By Alice Zappert Bonis
Editor’s note: This talk was given by Alice Zappert Bonis at the Holocaust memorial service on October 2 at the Temple Israel Cemetery.
When I was asked to share my memories of the Get Together Club my mind went to more than the storied kaffeeklatsch that ended each monthly meeting.
But first a little background.
As recounted by Rhonda Levine [in her book “Class, Networks, and Identity: Replanting Jewish Lives from Nazi Germany to Rural New York”], this part of New York state – by the middle [1930s] – had a thriving German Jewish community, mostly cattle dealers, many of whom were already involved with the local Binghamton synagogues and religious schools.
In the late ‘30s, they were joined by those who fled the Nazis from their homes in Germany, Austria [and] in central Europe, and who found homes in Binghamton, Whitney Point, Greene and Norwich for example. Among them were the families of Louie Rosenberg, Charlie Manasse, Steve and Carol Herz, Shelley Hubal and mine – the Zapperts, Schneiders and Platschecks.
Several years ago, I shared a photo with you, probably taken in 1940. Germaine Rosenberg is seated next to my mother Angela Zappert, who is holding a 2-year-old Louie on her lap.
I became curious how these newcomers had found each other and become close friends. Searching old Jewish Center Reporter Year Books, I found that the JCC, in late 1938, founded a Jewish Newcomers Club. Mystery probably solved. That club was initially chaired by Mrs. Izetta Dorfman.
Her husband, Dr. Maurice Dorfman, was the sponsor in 1938 for my father Dr. Robert Zappert. The two men had received their doctorates in chemistry at the University of Vienna in 1935. If it were not for Dr. Dorfman, I would not be here today, nor would the rest of my family, including my uncle Josef Schneider, whose anguish inspired the creation of the monument.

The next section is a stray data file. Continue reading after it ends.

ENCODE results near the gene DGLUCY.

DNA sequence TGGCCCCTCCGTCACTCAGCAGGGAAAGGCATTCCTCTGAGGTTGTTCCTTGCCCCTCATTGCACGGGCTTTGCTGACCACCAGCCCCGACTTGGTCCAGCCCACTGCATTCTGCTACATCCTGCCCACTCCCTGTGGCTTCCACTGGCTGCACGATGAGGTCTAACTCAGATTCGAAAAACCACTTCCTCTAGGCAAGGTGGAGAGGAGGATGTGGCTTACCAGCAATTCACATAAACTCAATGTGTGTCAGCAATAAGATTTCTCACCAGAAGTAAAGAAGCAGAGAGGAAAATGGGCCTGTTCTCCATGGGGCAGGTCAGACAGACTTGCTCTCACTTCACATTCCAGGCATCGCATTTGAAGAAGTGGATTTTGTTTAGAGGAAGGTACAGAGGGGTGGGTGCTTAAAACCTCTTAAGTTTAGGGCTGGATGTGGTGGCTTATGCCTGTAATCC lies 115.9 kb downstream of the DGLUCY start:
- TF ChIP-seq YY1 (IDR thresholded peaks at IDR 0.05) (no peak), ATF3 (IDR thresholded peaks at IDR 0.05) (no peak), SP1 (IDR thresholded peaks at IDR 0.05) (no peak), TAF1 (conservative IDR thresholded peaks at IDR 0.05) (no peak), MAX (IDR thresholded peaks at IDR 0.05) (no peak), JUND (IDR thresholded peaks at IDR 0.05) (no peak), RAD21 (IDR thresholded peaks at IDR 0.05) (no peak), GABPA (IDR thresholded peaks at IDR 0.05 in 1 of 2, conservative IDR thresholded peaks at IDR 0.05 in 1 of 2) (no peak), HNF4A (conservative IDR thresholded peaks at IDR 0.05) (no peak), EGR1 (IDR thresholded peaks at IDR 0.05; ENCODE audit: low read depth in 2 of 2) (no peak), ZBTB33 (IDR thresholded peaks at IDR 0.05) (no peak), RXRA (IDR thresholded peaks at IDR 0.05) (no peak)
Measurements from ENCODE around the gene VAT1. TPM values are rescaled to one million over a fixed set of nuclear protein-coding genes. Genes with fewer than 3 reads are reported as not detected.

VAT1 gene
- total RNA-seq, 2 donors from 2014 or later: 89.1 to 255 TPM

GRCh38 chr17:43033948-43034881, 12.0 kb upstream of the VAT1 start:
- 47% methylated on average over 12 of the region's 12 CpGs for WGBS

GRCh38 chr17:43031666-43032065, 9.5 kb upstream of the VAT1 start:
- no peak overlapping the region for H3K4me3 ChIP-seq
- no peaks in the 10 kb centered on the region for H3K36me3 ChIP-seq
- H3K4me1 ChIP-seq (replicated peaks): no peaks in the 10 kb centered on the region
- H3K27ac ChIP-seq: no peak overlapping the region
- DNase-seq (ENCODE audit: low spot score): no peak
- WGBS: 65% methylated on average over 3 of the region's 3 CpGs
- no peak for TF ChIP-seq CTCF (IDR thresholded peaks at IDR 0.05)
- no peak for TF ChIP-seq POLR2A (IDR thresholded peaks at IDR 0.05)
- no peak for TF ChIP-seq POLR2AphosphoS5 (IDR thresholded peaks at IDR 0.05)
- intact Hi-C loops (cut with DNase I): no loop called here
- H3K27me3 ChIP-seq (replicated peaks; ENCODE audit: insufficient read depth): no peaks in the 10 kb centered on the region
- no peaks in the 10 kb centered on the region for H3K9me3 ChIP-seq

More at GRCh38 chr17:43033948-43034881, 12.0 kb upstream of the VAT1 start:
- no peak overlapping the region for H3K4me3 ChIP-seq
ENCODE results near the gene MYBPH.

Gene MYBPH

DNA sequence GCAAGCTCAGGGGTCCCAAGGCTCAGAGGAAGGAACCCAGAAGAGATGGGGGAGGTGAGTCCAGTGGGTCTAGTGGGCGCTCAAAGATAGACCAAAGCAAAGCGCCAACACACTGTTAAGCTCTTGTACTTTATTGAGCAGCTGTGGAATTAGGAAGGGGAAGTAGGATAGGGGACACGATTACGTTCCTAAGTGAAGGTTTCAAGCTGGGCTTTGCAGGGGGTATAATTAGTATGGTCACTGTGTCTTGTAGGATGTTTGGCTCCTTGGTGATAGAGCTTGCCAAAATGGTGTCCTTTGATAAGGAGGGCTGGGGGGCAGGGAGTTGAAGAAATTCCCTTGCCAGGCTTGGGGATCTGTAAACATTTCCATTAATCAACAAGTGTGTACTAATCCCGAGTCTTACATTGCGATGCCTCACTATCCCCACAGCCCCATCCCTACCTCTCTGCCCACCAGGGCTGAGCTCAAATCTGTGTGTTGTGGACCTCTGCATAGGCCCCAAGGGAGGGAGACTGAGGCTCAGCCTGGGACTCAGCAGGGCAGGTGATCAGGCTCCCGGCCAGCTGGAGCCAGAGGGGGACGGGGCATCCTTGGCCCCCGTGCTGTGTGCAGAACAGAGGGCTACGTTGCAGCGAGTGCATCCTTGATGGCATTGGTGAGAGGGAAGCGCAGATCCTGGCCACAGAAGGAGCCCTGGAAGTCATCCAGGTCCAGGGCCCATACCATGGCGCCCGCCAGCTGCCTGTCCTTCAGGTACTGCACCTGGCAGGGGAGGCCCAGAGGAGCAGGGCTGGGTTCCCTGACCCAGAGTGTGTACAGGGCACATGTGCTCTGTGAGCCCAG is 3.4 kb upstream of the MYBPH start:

And so friendships were made, especially among the women, both living in the Triple Cities as well as the rural surrounding areas.
Then, the next influx of “newcomers” arrived as a result of Congress’ Displaced Persons Act of 1948, which allowed up to 200,000 DPs to enter this country. Our JCC sponsored in total more than 20 of these family units.
The Get Together club was formed the same year, 1948. A coincidence?
Although I can’t find it in the sources I have searched, my memory and impression are that the club reached out in particular to these DPs and that was on the agenda for most of the meetings. Several of the women became members and friends.
According to the reports in the annual JCC yearbooks, the club was comprised of women fortunate enough to establish new homes [who had] a desire to extend a helping hand where needed, to bring some cheer to the Jewish patients at the State Hospital [and] remembering the senior citizens at the Home for the Aged in Syracuse. In [its] earlier years, [they supported] Youth Aliyah and I particularly remember the collection and shipment of items to relocation centers and individuals in Israel. But, and I quote, “There are instances where we help but we keep it confidential.”
Those goals were met by dues and activities like the annual bake sale at Fowlers Department Store. My grandmother was featured in an article in the Binghamton Press making apple strudel and Sacher torte.
Their most cherished accomplishment was the reason we are here today. The dedication in 1952 of this memorial.
My actual memories are limited as I was only 7 in 1948 and 11 in 1952.
But, yes, I do remember the trips to different homes, waiting with the children and men until the business meeting was over. Yes, I remember the plentiful and delicious deserts. Yes, I remember in later years the meetings at the Old JCC on Front St.
Mostly I remember the enduring friendships: the friendships of our grandmothers, the friendships of our mothers. They came together for a bridal shower for my cousin Lucy Schneider. They came together to celebrate my Grandmother Louise Platscheck’s special birthday. They came together to help me celebrate my mother Angela Zappert’s 80th birthday.
As a daughter of the Get Together Club, I am sure I speak for the other children of the Get Together Club. I am extremely grateful to Rhonda Levine and her curiosity that led her to tell the story both of this monument and of the ceremony that had been held here annually. I am thankful she was able to tell the story in the words of members she was able to interview, among them my mother and her sister, Lilly Schneider.
I am also grateful that the Federation has revived the ceremony, and grateful that all of our communities’ rabbis participate: Kaddish once again for those whose names are enshrined in this monument.